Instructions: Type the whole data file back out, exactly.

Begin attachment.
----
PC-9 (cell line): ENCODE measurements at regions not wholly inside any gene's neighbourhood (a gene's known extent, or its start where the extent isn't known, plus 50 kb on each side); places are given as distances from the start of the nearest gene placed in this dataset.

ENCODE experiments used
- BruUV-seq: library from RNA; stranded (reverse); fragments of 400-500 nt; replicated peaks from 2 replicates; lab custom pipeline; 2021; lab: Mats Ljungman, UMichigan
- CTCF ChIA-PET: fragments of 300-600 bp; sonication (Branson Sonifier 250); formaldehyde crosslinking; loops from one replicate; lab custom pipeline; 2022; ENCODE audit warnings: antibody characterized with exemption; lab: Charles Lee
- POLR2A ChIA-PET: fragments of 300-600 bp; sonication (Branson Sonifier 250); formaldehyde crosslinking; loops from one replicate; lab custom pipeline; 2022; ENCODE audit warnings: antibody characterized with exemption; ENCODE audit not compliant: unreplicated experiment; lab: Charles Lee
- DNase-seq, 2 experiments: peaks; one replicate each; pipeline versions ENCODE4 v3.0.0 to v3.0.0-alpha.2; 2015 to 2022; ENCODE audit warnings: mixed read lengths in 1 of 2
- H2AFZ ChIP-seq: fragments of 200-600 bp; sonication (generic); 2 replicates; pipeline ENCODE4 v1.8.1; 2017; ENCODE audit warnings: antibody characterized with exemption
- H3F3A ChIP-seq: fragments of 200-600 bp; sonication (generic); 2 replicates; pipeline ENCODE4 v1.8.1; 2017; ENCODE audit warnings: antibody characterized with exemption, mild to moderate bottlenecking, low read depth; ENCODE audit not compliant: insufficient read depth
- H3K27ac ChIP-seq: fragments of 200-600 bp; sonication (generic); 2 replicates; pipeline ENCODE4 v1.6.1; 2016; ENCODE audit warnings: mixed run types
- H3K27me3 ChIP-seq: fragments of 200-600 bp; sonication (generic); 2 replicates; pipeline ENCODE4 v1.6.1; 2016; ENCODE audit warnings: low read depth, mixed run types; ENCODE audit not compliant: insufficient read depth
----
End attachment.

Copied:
PC-9 (cell line): ENCODE measurements at regions not wholly inside any gene's neighbourhood (a gene's known extent, or its start where the extent isn't known, plus 50 kb on each side); places are given as distances from the start of the nearest gene placed in this dataset.

ENCODE experiments used
- BruUV-seq: library from RNA; stranded (reverse); fragments of 400-500 nt; replicated peaks from 2 replicates; lab custom pipeline; 2021; lab: Mats Ljungman, UMichigan
- CTCF ChIA-PET: fragments of 300-600 bp; sonication (Branson Sonifier 250); formaldehyde crosslinking; loops from one replicate; lab custom pipeline; 2022; ENCODE audit warnings: antibody characterized with exemption; lab: Charles Lee
- POLR2A ChIA-PET: fragments of 300-600 bp; sonication (Branson Sonifier 250); formaldehyde crosslinking; loops from one replicate; lab custom pipeline; 2022; ENCODE audit warnings: antibody characterized with exemption; ENCODE audit not compliant: unreplicated experiment; lab: Charles Lee
- DNase-seq, 2 experiments: peaks; one replicate each; pipeline versions ENCODE4 v3.0.0 to v3.0.0-alpha.2; 2015 to 2022; ENCODE audit warnings: mixed read lengths in 1 of 2
- H2AFZ ChIP-seq: fragments of 200-600 bp; sonication (generic); 2 replicates; pipeline ENCODE4 v1.8.1; 2017; ENCODE audit warnings: antibody characterized with exemption
- H3F3A ChIP-seq: fragments of 200-600 bp; sonication (generic); 2 replicates; pipeline ENCODE4 v1.8.1; 2017; ENCODE audit warnings: antibody characterized with exemption, mild to moderate bottlenecking, low read depth; ENCODE audit not compliant: insufficient read depth
- H3K27ac ChIP-seq: fragments of 200-600 bp; sonication (generic); 2 replicates; pipeline ENCODE4 v1.6.1; 2016; ENCODE audit warnings: mixed run types
- H3K27me3 ChIP-seq: fragments of 200-600 bp; sonication (generic); 2 replicates; pipeline ENCODE4 v1.6.1; 2016; ENCODE audit warnings: low read depth, mixed run types; ENCODE audit not compliant: insufficient read depth